50% Power from Wind

Brian Hicks

Written By Brian Hicks

Posted August 7, 2012

Xcel Energy (NYSE: XEL), Colorado’s largest utility, recently set a national record when on April 15, almost 57 percent of its electricity was generated from wind power.

Although renewable energy has clearly been gaining ground nationwide, utilities have balked at allowing ‘too much’ renewable power onto their main grids, citing the unpredictable nature of most renewable power sources – particularly wind.

From CNN:

“A lot of utilities don’t want to contract large amounts of wind because it’s volatile,” said Amy Grace, a wind analyst at Bloomberg New Energy Finance. “Anything over 25%, and utilities get nervous.”

However, Colorado’s record-setting feat proves that it can be done.

And considering the U.S. currently sources a mere 3 percent of its total power from wind, the Colorado success also offers hope for a more comprehensive adoption of wind power across the country.

But of course, wind relies upon geography quite a bit, so not all states would be able to replicate Colorado’s generation — it is a very windy state. However, per a recent report from the National Renewable Energy Laboratory, several states should be able to produce even better results than Colorado thanks to stronger prevailing winds. These states include Wyoming, Montana, North and South Dakota, Nebraska, Kansas, Texas, and Oklahoma.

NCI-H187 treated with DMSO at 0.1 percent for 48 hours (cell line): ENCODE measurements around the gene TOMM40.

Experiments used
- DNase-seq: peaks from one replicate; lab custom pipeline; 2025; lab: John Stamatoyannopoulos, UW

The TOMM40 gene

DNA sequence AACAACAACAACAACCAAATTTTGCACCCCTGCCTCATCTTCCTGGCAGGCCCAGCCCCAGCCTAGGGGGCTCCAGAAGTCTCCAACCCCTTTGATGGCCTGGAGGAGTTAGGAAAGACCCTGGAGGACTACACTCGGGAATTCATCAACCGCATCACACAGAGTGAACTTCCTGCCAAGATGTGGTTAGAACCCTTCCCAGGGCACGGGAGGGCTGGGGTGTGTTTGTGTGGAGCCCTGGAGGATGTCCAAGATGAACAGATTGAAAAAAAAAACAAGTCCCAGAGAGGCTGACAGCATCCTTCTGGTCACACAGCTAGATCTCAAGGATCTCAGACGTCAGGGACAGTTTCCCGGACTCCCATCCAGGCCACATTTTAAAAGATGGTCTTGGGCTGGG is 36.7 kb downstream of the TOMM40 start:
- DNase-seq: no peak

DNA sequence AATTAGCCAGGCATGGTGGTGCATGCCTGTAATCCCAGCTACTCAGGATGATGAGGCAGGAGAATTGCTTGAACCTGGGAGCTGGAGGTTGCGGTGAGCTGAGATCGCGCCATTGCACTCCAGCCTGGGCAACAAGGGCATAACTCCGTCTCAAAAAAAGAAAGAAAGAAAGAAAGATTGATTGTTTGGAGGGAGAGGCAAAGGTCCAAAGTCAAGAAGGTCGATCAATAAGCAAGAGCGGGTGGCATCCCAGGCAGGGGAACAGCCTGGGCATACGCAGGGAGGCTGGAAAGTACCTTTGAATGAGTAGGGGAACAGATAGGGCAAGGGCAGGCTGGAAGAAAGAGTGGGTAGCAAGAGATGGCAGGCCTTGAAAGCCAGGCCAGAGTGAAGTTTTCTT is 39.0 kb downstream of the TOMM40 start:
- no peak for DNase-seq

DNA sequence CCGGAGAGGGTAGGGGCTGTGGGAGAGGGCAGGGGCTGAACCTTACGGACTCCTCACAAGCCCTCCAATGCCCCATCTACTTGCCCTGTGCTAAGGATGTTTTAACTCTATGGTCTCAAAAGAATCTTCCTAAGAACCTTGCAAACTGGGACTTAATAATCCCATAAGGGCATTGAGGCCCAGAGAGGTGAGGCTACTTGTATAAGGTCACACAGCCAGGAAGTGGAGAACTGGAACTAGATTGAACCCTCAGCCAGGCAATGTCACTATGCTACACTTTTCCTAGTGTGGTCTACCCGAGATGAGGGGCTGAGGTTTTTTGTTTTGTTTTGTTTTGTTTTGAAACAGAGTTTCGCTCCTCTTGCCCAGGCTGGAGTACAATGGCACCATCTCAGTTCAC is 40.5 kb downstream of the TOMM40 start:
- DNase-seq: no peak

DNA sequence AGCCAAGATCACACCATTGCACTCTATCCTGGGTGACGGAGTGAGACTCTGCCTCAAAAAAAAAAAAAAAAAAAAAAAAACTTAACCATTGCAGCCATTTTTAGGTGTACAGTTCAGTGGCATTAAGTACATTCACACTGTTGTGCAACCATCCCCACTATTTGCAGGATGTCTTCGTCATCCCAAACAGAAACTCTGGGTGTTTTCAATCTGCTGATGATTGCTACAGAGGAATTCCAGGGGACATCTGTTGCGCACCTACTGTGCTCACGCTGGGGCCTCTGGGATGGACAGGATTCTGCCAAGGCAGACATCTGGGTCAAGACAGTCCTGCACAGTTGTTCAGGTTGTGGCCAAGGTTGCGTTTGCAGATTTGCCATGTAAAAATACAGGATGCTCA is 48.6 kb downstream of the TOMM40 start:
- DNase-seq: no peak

Xcel laid most of the responsibility on technological advances, pointing to proprietary advances in wind strength and duration prediction software.

It also credited the software it relies on to control wind farms—specifically programs that monitor wind strength and adjust wind turbine blade movements. The company’s internal system works closely across wind and conventional plants to balance distribution according to power needs, often increasing demand on one when the other faces a shortfall.

Wind power may be a very attractive resource, but initial investment costs are high. That’s why the federal government offers tax credits of up to 30 percent of initial costs. The downside is that these credits expire at the close of this year, and they haven’t yet been renewed.

But many states still have mandates in place, requiring utilities to purchase set fractions of their total needs from renewable sources.

A combination of state mandates, federal funding, and other incentives can provide a healthy framework for a national move toward more reliance on renewable power.

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